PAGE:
Custom Menus

WordPress has recently introduced Custom menus to its list of fun things for your blog. I’ve installed one here. You might be thinking that it looks just like any other navigation menu, but you’d be wrong. It’s a really clever and really useful bit of kit.

The normal navigation menu seen on wordpress.com only displays pages and sub-pages. So, for example, you might have Home and About pages on your menu (in my case, they are called Welcome  and Mr Uku) and if you knew a bit about shortcodes, you might have added Index and Contact Me pages too. But that would have been about it.

The new custom menu allows you to add Category pages too, as I’ve done. The pages listed as, Blogging, Social, Software, Miscellaneous and Fiction are actually categories and if you hover your cursor over them, you’ll see that some also have sub-categories.

So what? Well, think about this:

You’re a writer, so you write, you write all sorts of things and maybe, on a Friday, you post your Friday Flash on your blog. Then along comes Johnny Reader to have a butchers at your story. He likes it. He likes it so much that he wants to read more of your stuff. But in order to do that he’ll have to start looking through all your previous posts or tracking through the archives.

But if you make “Friday Flash” a category (as I’ve done with my “Fiction” category) then any story you put in that category will appear on that page. Now if Johnny Reader wants more of your fabulous Flash Fiction, he can click on the menu and find it all in one spot.

Do you see?

The bad news is that custom menus are so new that only the latest themes can use them (edit. Since this article was written in 2010 all current themes are compatible). So if you’re using an older theme and really like it, you’re stuck. Do have a look through the new themes though, they’re really nice.  If you have got a new theme and want to give the custom menu a try, go ahead. it’s down there on the left of your dashboard in Appearance/Menus.

Setting up a menu is easy and all you have to do to create one is give it a name and click save:

menu name
(click to enlarge)

This will then give you access to all your pages and categories and even allow you to allocate a link to another site as a page. Here, we can see how the pages are displayed for you to choose from:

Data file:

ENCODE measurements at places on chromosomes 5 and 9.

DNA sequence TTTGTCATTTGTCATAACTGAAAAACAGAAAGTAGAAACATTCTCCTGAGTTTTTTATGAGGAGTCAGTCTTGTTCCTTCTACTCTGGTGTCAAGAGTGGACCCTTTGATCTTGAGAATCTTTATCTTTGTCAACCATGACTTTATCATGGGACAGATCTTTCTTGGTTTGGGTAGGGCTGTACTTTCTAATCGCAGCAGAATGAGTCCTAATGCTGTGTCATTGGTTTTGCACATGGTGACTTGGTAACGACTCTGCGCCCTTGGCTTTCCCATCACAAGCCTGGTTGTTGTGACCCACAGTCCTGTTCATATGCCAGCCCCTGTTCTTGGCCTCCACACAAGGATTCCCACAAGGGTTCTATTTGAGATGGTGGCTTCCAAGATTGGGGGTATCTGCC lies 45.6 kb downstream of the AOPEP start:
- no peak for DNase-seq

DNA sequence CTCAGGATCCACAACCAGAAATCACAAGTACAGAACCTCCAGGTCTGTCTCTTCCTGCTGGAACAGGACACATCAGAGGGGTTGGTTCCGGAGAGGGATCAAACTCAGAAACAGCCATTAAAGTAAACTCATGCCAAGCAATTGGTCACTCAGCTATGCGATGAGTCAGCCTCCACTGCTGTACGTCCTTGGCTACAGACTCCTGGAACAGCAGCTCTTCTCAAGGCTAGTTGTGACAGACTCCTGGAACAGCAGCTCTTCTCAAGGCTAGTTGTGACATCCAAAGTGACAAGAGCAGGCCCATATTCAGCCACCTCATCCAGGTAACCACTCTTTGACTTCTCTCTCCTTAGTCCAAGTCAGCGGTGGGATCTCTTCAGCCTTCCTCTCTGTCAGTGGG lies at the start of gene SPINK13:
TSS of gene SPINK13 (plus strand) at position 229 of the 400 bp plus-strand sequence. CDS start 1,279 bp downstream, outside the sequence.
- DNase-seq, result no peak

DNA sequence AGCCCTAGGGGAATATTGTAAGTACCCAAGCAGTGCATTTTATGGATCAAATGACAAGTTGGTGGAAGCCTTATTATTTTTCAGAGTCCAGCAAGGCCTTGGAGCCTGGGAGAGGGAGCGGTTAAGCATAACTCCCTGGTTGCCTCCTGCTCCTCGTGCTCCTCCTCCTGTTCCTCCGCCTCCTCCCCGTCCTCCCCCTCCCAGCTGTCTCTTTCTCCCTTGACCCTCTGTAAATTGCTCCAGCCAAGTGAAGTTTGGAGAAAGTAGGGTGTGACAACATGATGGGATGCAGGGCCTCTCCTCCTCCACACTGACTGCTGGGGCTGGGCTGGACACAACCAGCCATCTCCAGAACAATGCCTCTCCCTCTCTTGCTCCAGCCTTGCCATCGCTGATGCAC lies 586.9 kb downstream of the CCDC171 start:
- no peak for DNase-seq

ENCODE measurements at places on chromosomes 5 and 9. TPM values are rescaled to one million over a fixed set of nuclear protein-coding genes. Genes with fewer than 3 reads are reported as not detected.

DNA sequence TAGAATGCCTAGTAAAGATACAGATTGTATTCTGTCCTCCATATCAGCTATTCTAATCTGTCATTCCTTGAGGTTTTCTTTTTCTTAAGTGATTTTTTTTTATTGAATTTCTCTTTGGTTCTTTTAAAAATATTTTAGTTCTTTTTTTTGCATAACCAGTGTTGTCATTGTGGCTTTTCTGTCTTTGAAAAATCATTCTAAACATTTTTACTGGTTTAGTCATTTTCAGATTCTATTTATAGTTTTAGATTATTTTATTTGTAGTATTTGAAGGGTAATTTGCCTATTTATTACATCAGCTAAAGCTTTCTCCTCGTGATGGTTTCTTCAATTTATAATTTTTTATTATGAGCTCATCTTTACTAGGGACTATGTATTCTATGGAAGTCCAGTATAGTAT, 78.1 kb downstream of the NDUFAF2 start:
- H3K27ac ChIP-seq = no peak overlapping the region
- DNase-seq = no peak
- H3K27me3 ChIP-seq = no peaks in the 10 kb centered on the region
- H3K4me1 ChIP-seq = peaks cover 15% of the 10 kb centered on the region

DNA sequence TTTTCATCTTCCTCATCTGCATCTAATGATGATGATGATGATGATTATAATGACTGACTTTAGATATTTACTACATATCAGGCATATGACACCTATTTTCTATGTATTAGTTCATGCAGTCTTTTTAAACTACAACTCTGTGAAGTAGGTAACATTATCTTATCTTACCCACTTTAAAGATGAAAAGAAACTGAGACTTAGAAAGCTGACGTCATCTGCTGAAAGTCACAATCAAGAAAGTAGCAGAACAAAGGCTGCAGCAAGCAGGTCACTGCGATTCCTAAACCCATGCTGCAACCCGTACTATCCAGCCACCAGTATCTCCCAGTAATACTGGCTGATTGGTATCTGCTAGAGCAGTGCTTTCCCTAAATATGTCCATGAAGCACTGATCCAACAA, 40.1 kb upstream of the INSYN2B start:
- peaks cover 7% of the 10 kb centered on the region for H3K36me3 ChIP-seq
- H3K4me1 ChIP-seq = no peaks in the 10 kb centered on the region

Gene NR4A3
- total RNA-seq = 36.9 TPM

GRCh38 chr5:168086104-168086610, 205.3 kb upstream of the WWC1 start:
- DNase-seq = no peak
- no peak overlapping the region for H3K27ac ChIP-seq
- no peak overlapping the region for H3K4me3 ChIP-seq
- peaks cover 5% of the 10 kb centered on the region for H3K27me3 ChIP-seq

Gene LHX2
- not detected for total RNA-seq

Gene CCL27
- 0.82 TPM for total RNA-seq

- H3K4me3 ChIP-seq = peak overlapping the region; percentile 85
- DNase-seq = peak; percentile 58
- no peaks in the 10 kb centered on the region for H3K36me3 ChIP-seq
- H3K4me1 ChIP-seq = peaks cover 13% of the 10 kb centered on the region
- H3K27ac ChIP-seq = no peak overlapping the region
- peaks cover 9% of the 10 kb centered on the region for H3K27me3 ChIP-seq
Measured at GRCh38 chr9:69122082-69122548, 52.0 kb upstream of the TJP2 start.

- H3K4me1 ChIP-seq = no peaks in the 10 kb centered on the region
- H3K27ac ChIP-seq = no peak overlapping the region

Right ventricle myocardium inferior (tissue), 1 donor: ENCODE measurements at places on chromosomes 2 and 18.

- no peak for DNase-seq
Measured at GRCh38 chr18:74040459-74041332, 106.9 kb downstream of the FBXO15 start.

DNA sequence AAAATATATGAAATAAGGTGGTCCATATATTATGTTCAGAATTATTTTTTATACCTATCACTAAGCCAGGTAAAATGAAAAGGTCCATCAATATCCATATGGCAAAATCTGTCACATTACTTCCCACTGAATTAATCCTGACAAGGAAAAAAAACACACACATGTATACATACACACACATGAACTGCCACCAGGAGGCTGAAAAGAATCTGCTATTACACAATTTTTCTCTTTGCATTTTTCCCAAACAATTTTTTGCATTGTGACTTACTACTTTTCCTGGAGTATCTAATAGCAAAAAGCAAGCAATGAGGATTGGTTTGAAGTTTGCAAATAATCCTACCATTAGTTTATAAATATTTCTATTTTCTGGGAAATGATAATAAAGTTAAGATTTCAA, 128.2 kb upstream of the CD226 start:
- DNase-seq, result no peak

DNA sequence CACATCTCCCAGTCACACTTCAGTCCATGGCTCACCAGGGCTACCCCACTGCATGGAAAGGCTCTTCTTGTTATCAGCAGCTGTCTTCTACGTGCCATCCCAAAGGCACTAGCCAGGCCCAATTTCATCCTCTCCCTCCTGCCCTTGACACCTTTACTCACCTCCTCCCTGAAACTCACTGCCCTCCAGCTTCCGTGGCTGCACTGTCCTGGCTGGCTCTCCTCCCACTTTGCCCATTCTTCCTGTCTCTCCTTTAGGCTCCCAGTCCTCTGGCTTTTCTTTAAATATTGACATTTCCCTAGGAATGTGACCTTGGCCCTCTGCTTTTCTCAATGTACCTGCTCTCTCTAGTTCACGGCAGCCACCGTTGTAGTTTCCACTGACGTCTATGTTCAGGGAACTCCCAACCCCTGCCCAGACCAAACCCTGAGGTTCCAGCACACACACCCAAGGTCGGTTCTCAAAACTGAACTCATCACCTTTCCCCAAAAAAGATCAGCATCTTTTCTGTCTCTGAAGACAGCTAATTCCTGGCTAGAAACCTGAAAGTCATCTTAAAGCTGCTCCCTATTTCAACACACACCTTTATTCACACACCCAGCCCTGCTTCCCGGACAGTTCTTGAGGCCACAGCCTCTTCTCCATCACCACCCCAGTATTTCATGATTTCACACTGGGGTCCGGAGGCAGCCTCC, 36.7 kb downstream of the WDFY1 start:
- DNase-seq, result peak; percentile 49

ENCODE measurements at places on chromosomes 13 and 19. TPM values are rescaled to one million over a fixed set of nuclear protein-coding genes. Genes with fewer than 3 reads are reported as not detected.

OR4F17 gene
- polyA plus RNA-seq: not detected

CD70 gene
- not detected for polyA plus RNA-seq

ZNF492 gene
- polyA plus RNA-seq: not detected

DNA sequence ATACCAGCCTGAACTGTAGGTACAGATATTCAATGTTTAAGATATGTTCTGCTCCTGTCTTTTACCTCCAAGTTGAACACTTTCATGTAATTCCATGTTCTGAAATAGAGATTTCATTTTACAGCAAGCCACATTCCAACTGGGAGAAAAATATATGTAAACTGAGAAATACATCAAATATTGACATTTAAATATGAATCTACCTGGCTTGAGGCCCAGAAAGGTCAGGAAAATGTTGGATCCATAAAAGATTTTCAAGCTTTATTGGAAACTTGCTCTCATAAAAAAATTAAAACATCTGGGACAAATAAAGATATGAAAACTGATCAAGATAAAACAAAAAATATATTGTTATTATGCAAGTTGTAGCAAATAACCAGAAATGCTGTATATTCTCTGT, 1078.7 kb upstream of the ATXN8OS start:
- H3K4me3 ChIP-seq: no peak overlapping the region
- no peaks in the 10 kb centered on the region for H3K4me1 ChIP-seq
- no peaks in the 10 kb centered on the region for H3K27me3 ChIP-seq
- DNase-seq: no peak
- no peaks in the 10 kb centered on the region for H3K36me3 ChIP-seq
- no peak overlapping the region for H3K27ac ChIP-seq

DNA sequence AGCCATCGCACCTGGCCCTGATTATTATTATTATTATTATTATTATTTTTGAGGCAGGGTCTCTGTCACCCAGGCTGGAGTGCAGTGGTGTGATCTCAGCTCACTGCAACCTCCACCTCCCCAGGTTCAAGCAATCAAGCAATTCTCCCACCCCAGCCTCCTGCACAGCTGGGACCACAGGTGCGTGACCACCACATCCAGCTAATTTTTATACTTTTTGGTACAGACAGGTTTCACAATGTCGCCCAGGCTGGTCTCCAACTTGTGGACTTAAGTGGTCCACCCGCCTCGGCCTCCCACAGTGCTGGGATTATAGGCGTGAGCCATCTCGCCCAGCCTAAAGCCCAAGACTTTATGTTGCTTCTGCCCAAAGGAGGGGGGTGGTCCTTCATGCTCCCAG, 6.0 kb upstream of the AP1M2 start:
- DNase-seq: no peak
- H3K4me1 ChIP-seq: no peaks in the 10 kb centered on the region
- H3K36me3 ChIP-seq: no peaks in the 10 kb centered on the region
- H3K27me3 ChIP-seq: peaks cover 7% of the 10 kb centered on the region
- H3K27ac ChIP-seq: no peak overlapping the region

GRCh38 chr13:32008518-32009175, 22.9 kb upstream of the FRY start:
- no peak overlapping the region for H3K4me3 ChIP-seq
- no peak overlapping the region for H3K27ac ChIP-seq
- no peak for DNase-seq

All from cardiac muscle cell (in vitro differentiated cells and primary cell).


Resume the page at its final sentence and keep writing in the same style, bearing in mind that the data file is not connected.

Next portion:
menu pagesJust tick the box to include that page in your menu. Do the same for your categories and you’ll end up with a menu list like this:

my menu
(click to enlarge)

You can see which menu items are pages and which are categories. But they will all display as individual pages in the navigation menu as you can tell by going to the top of my blog and clicking on a few menu items. Notice also that the menu item labelled, “Friday Flash”, is pulled to one side. Doing this makes it a sub-page of the page above it. You can see this in action at the top of my blog if you hover your mouse over the, “Fiction”, label on my menu. See how, “Friday Flash”, drops down below it? That’s a page and a sub-page and they are both Category pages.

You can also change a pages label when it appears in the menu. For example, here you can see the label for the category page named, Interaction:

menu with different labelYou can see the original category name is, “Speak To Me”. This didn’t look right on the menu, so rather than change the category name, I have opted to just change the label.

The box marked, “Title Attribute”, is optional and will make a pop up title appear when you hover your mouse over the menu label. This is useful for partially sighted computer users who may be using software that reads out page content for them. In this case, it would read out your menu labels and aid in navigation.

Once set up, the only thing left to do is to activate your menu. This is done with the box on the top left of the Menu options screen:

menu activation

Open the dropdown box and select your menu name. Click save and your menu is active. It’s that simple.

Don’t be afraid of experimenting with your blog’s menu. Play with the sub-pages and try changing the menu labels. If you don’t like it, just delete the menu by clicking the button. It will simply revert back to the standard wordpress menu.

Custom menus aren’t for everyone, but I hope I’ve shown you how useful they can be. If you have any questions leave them in the comments below and I’ll do my best to answer you. And to keep up to date with more tips, why not subscribe to my blog.

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2 thoughts on “Custom Menus

    1. Removing single items from your Custom Menu is really easy.
      You need to go to Appearance – Menus and look at the list of your menu items on the right. This can be seen in the illustrations above where my custom menu pages are listed as Uku1.
      Each menu item has its own bar that allows them to be dragged around so you can change the order. If you look to the right hand end of each bar you will see a a faded triangle/downward pointing arrow. Clicking that will cause the bar to open up, revealing more options.
      At the bottom left of this opened menu bar you will see the option to Remove the menu item. Click that and it’s gone.
      Hope that helps.

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